Long gone are the days of Webster, Alf, Mr. Belvedere (although now I have Mr. Carson, so it's not all bad).  There's something to be said for cheesy sitcoms from the day though. That was good TV.

Also:  The After School Special.  It's like Lifetime TV for kids, before Lifetime TV.  Between that and the words "Tonight, on a very special episode..."  Man, you just knew that some heavy shit was coming your way.  Those were the best!!

Also also:  MTV. Kids, there was a time that MTV actually stood for MUSIC Television. As in, asde from 1 or 2 cheesy game shows (Remote Control, anyone?), it showed music videos.  All day long.  And it was awesome. 

The original "Vee-Jays". You can only wish you were this cool, people. 

4.  The fashion.  If you've never owned a pair of jelly shoes or bracelets, neon everything and spandex shorts under a skirt, you haven't lived.

Frighteningly enough, each year this 80s party rolls around, it's super easy to dress for it as all of this fashion is coming back around.  I'm not sure if that's cool or scary. Maybe a little of both?  

5. This one really isn't a thing, more of a feeling, but it's one I miss:  everything just seemed so much more chill back then. Ok, I get that I was a teenager and I didn't have all of the responsibilities that adults had. I'm sure people worried about bills and adult things. However, it was way more simple in the fact that we all weren't so connected.  There weren't cell phones in anyone's pockets. No one was ignoring you at the dinner table so they could check Facebook.  We were outside and playing and no sports team was adopting a campaign to get kids to move.  (Seriously, this is a thing now. )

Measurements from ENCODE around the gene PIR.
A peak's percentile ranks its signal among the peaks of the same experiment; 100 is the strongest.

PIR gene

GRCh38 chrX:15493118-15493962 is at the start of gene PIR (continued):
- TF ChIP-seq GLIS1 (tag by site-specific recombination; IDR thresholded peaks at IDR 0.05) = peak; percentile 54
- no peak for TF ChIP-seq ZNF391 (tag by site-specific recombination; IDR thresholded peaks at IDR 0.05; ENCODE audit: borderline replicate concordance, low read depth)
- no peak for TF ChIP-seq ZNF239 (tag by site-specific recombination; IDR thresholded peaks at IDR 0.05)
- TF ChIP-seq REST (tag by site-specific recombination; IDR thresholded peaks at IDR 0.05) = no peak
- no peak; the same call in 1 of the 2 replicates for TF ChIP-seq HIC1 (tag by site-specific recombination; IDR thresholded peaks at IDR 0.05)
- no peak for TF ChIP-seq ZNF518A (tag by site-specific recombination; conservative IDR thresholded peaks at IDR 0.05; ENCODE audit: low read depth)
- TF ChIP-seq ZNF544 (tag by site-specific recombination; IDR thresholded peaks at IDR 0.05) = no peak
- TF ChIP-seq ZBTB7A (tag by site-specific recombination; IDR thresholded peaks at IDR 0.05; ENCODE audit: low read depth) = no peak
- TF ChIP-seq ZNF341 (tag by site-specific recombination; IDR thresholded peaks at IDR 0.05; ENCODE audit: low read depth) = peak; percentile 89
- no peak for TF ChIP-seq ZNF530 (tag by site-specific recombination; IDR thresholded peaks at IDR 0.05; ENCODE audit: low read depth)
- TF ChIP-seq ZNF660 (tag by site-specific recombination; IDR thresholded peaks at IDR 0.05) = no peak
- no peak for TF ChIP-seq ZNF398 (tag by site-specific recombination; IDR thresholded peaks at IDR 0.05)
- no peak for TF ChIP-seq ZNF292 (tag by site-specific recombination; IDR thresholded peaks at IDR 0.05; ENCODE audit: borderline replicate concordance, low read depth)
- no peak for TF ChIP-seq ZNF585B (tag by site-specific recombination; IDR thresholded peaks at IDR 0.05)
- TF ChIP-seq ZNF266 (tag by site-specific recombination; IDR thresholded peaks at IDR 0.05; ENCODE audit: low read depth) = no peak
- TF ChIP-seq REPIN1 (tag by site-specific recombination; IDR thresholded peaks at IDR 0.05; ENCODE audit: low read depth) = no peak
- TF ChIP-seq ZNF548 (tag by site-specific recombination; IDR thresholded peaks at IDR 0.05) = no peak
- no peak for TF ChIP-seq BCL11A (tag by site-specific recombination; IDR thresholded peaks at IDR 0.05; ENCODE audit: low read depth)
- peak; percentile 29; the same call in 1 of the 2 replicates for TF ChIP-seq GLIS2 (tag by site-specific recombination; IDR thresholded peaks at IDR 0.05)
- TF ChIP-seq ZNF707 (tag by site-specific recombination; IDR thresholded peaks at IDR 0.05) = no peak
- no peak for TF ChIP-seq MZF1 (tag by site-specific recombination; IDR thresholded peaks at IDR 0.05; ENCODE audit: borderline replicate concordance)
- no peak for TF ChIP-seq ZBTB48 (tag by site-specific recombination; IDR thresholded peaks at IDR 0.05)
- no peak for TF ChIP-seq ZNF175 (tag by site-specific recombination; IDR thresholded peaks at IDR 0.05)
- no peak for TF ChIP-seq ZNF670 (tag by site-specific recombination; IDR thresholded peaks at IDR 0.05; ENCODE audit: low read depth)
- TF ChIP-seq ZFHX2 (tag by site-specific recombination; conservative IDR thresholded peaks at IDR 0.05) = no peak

We went out and played with the neighbors and came home when mom bellowed across 4 yards for us to come home for dinner, or if we were out after dinner, be home by dark. 

This pretty much sums it up, even though it's by Bucky Covington.
Basically, we made it through despite our parents not trying to wrap us in bubble wrap. 

You'll likely notice that I didn't say 80's music.  Mainly because it goes without saying that music will never be again what it was then, but also because there's a separate post on the way down the line on that one.

Anyway,  I must sign off now so I can go work on my makeup.  Pink eyeshadow and purple lipstick takes time.  I must look perfect to go relive one of my favorite decades, if only for a few hours. 


Come On, Get Happy

Alright.  I'll start by saying that I'm guilty of what I'm about to write just as much as the next guy, so if you're getting ready to point fingers back my way, don't.  I KNOW.

Here's a question: